Texas Instruments TI-62 Galaxy

Datasheet legend
Ab/c: Fractions calculation
AC: Alternating current
BaseN: Number base calculations
Card: Magnetic card storage
Cmem: Continuous memory
Cond: Conditional execution
Const: Scientific constants
Cplx: Complex number arithmetic
DC: Direct current
Eqlib: Equation library
Exp: Exponential/logarithmic functions
Fin: Financial functions
Grph: Graphing capability
Hyp: Hyperbolic functions
Ind: Indirect addressing
Intg: Numerical integration
Jump: Unconditional jump (GOTO)
Lbl: Program labels
LCD: Liquid Crystal Display
LED: Light-Emitting Diode
Li-ion: Lithium-ion rechargeable battery
Lreg: Linear regression (2-variable statistics)
mA: Milliamperes of current
Mtrx: Matrix support
NiCd: Nickel-Cadmium rechargeable battery
NiMH: Nickel-metal-hydrite rechargeable battery
Prnt: Printer
RTC: Real-time clock
Sdev: Standard deviation (1-variable statistics)
Solv: Equation solver
Subr: Subroutine call capability
Symb: Symbolic computing
Tape: Magnetic tape storage
Trig: Trigonometric functions
Units: Unit conversions
VAC: Volts AC
VDC: Volts DC
Years of production:   Display type: Numeric display  
New price:   Display color: Black  
    Display technology: Liquid crystal display 
Size: 3½"×5"×½" Display size: 10+2 digits
Weight: 4 oz    
    Entry method: Algebraic with precedence 
Batteries: 2×"LR44" button cell Advanced functions: Trig Exp Lreg Cmem 
External power:   Memory functions: +/-/×/÷ 
    Programming model: Fully-merged keystroke entry 
Precision: 13 digits Program functions: Jump Cond Subr Lbl  
Memories: 10(1) numbers Program display: Mnemonic display  
Program memory: 100 program steps Program editing: Auto-insert program entry  
Chipset:   Forensic result: 9.00044229369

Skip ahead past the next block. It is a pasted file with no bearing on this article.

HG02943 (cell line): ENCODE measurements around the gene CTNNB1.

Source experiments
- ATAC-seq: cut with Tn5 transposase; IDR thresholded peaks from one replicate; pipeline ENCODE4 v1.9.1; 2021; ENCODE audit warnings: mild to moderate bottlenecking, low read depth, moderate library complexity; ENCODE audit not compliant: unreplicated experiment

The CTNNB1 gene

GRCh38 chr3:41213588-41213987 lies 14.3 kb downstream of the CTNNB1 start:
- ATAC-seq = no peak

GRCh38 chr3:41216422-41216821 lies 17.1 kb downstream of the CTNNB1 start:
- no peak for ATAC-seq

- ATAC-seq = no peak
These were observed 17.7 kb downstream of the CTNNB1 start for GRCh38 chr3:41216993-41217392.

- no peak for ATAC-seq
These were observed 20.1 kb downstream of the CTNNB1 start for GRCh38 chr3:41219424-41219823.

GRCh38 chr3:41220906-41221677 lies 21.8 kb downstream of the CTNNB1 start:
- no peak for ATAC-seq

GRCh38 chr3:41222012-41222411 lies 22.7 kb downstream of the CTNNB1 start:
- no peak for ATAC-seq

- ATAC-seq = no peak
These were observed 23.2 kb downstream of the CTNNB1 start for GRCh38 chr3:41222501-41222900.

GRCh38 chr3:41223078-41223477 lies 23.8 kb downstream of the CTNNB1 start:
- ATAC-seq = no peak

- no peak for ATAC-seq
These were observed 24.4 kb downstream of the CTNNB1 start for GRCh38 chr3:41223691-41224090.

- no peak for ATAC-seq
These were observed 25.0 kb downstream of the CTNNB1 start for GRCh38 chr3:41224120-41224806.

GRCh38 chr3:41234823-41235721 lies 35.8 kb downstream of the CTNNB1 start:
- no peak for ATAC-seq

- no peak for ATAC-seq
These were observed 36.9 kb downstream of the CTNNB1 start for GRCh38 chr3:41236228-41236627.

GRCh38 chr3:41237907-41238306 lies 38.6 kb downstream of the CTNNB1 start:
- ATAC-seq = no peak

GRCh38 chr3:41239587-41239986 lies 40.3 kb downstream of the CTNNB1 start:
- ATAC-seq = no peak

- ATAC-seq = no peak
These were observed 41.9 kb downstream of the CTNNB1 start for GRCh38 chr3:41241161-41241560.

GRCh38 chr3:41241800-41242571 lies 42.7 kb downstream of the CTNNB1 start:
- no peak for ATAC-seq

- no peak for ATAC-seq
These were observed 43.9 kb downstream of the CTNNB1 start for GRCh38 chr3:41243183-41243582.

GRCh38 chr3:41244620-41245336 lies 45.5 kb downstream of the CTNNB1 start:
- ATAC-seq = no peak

ti62.jpg (30074 bytes)Although its appearance may suggest otherwise, the TI-62 appears to be a close relative of a very different-looking Texas Instruments calculator, the TI-57 LCD. Relative, yes: identical, definitely not! The TI-62 is in fact a much improved version, addressing many of the deficiencies of the TI-57 LCD model.

More memory, for starters: programs can be up to 100 steps long, if all but one memory registers are converted into program usage. Conversely, a 42-step program can coexist with 10 memory registers. Since the programming model is fully merged, this makes the TI-62 a respectable machine.

Then there's a bigger, semi-alphanumeric display that is used to show program steps in mnemonic form. It can also displays 10-digit numbers with a two-digit exponent.

The keyboard is also a great improvement: the TI-57 LCD had that hideously stiff, bouncy keyboard that Texas Instruments inexplicably used in several of their early LCD calculators. (This was corrected when the TI-57 II was released, but the TI-62's "Galaxy" style keyboard is still better.)

Overall, the TI-62 gives the solid feel of a well designed, solid, useful algebraic programmable. Maybe that explains why it is no longer in production?

The example program I wrote for the TI-62, implementing the Gamma function, is not particularly efficient: it uses a copious amount of program steps and several number registers to compute the Lanczos-approximation. The fact that such a "wasteful" program fits easily into the TI-62's memory confirms that this is indeed a respectable machine.

STO 1:   2.506628283501
STO 2:  92.20704845211
STO 3: -83.17763708287
STO 4:  14.80283193078
STO 5:  -0.2208497079533

LBL G	00
STO 0	01
EXC 2	02
÷	03
EXC 2	04
+	05
RCL 1	06
+	07
RCL 3	08
÷	09
1	10
ST+ 0	11
RCL 0	12
+	13
RCL 4	14
÷	15
1	16
ST+ 0	17
RCL 0	18
+	19
RCL 5	20
÷	21
1	22
ST+ 0	23
RCL 0	24
=	25
lnx	26
+	27
(	28
RCL 0	29
-	30
3	31
.	32
5	33
)	34
×	35
(	36
RCL 0	37
+	38
.	39
8	40
5	41
)	42
STO 0	43
lnx	44
-	45
RCL 0	46
=	47
RTN	48